August 21, Monday

Today’s AMI QT Devotional is provided by Pastor Ryun Chang.


1 John 3:18-20 (NIV 1984)

Dear children, let us not love with words or tongues but with actions and in truth.  This then is how we know that we belong to the truth, and how we set our hearts at rest in his presence 20 whenever our hearts condemn us.  For God is greater than our hearts, and he knows everything.”

When facing a temptation—like looking at porn or spreading rumors—recognizing the choice between sinning and not sinning isn’t as hard as choosing not to sin.   What’s difficult is having to choose between two seemingly valid options. Consider the following example which I wrote while attending seminary in Southern California.

“Last Wednesday, I was once again fighting the traffic to get to my 8 am class.  The ride to the school, located about 30 miles from my home, usually takes anywhere from 45 minutes to one and a half hours.  I try to be on time out of respect for my professor and to avoid my grade being docked for tardiness.  That morning, as I was cruising fast, I saw an elderly man pushing his stalled car off the road; I continued to drive.  Immediately, however, my conscience began to bother me: Well, what is more important: my grade or helping that man out?  So, I made a U‑turn to return to him, only to find that he was already being helped.  Although I was late to my class, again, I didn’t feel as bad as other times because I felt like I had made the right decision (though a tad late).”

After citing this incidence that happened some 30 years ago, I began to feel that perhaps I had patted myself on the back for no good reason, and as a result, my readers would frown on me.  But then I realized that that is my point: as believers, we should cultivate a sensitive conscience so that we don’t feel totally satisfied with the good that we’ve done, either because we could’ve done it better (e.g., stopping for the elderly man right away) or chosen another action that is better.

Facing such situation, John tells us to find rest for our condemned hearts in God who is greater than our hearts—meaning, don’t seek satisfaction or escape from guilt by justifying our actions, however good or almost good they may be, but throw yourself at God’s mercy.  John says that God knows everything—meaning, He knows you tried, He knows you feel bad, and He knows you love Him.  With that in mind, “let us not love with words or tongues but with actions and in truth” today.

Prayer: Dear God, I’ve failed to reflect Your light to the world so many times.  At the same time, I’ve tried to justify my standing before You with good deeds, which shows how deficient my understanding of Your grace and mercy is.  Thank You for being always being gracious and merciful towards me.  Amen.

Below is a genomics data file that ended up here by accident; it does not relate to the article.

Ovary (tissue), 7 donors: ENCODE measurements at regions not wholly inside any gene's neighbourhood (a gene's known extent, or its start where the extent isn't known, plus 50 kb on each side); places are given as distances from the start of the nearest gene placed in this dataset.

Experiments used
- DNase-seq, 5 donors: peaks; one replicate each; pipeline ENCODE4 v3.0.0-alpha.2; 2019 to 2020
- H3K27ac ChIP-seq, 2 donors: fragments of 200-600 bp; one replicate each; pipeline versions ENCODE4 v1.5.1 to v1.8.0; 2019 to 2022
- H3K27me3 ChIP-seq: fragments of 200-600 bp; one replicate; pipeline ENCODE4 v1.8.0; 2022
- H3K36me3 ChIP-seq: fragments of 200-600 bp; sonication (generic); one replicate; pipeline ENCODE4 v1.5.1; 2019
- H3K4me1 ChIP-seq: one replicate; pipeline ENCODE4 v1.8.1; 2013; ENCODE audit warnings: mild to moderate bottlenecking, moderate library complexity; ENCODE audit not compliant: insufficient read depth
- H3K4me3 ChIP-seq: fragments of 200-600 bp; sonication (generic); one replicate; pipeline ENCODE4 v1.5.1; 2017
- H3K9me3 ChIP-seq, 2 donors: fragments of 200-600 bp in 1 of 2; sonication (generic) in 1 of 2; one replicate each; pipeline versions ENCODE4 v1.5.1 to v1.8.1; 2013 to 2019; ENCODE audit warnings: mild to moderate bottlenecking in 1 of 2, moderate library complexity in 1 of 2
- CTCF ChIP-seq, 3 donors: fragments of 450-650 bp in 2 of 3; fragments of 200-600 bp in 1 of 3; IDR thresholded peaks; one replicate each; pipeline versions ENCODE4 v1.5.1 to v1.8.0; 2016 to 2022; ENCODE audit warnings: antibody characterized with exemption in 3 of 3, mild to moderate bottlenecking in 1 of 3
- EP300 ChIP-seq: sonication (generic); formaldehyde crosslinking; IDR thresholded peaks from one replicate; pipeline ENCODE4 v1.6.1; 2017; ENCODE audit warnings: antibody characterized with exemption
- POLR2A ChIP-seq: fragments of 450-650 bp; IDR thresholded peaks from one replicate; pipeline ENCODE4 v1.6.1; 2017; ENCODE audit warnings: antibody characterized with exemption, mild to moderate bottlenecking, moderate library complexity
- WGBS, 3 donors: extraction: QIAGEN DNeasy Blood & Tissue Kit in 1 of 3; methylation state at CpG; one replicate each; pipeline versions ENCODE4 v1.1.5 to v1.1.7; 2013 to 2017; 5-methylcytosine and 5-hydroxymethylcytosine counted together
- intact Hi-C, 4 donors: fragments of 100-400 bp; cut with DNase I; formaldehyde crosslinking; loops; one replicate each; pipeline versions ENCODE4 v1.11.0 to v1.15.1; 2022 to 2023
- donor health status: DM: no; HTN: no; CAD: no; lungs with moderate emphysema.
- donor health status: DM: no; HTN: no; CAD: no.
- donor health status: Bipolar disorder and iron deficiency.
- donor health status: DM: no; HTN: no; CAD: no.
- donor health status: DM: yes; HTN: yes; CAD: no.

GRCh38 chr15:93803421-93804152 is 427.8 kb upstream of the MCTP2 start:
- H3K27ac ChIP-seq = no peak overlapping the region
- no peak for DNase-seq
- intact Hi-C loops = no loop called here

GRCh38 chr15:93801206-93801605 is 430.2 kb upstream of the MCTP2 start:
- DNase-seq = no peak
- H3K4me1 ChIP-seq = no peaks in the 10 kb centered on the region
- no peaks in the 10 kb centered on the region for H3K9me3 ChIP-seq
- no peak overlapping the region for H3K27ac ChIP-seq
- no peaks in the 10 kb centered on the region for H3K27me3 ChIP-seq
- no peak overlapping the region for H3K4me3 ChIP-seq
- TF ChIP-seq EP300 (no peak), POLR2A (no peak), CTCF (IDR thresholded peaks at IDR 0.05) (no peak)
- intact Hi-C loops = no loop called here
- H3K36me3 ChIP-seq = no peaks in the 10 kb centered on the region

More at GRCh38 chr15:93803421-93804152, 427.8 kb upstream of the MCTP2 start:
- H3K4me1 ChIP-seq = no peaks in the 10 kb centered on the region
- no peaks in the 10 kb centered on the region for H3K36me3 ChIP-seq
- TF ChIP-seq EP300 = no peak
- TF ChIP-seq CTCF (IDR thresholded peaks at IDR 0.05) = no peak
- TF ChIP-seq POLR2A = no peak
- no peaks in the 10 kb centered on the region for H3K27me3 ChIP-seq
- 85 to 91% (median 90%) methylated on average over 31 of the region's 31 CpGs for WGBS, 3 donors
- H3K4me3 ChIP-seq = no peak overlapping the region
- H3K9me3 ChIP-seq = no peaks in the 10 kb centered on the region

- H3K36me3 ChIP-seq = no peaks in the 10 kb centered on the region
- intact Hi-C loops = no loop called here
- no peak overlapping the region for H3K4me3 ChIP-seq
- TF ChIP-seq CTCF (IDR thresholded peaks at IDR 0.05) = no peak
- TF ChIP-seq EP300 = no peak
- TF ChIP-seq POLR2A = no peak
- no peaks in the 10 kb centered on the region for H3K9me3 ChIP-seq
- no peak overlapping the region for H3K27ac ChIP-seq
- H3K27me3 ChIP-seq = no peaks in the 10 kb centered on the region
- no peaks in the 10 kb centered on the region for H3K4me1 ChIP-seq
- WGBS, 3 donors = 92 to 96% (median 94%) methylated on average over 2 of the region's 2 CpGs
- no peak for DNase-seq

Bible Reading for Today: Isaiah 9

Lunch Break Study

Read Luke 18:9-14: To some who were confident of their own righteousness and looked down on everyone else, Jesus told this parable: 10 “Two men went up to the temple to pray, one a Pharisee and the other a tax collector. 11 The Pharisee stood by himself and prayed: ‘God, I thank you that I am not like other people—robbers, evildoers, adulterers—or even like this tax collector. 12 I fast twice a week and give a tenth of all I get.’ 13 But the tax collector stood at a distance. He would not even look up to heaven, but beat his breast and said, ‘God, have mercy on me, a sinner.’ 14 I tell you that this man, rather than the other, went home justified before God. For all those who exalt themselves will be humbled, and those who humble themselves will be exalted.”

Questions to Consider

  1. In light of 1 John 3:18-20, how would you advise the Pharisee who was quite confident of his own “Christian” performance?
  2. In light of 1 John 3:18-20, how would you advise the tax collector who felt so miserable over what he failed to carry out?
  3. What is your main struggle? Is it more like that of the Pharisee or the tax collector?       Pray about what action to take in order to find peace for your troubled heart.


  1. An example of an advice: “Mr. Pharisee, while ‘you give a tenth of your spices . . . you have neglected the more important matters of the law—justice, mercy and faithfulness’ (Mt. 23:23). Therefore, don’t feel too good about yourself by selectively appraising your life; instead, throw yourself at God’s mercy.”
  2. An example of an advice: “Mr. tax collector, you did the wise thing by throwing yourself at God’s grace and mercy since you’ve done little to please Him. Now that you have been ‘justified before God’, I urge you not to receive God’s grace in vain’ (2 Cor. 6:1).  From now on, ‘produce fruit in keeping with repentance’ (Mt. 3:8)—‘not with words or tongues but with actions and in truth’.”
  3. Personal response.



Looking back to your entire day, did you experience feeling guilty or ashamed?  Was it over a sin or genuine mistake on your part, or something good that you could have done better or should have done?  Before vowing to do better tomorrow, thereby feeling better about yourself by your deed, let’s find our rest in God.  Throw yourself at God’s mercy and repeat what the tax collector told God: “‘God, have mercy on me, a sinner and someone who doesn’t produce as good a fruit as I should.”  

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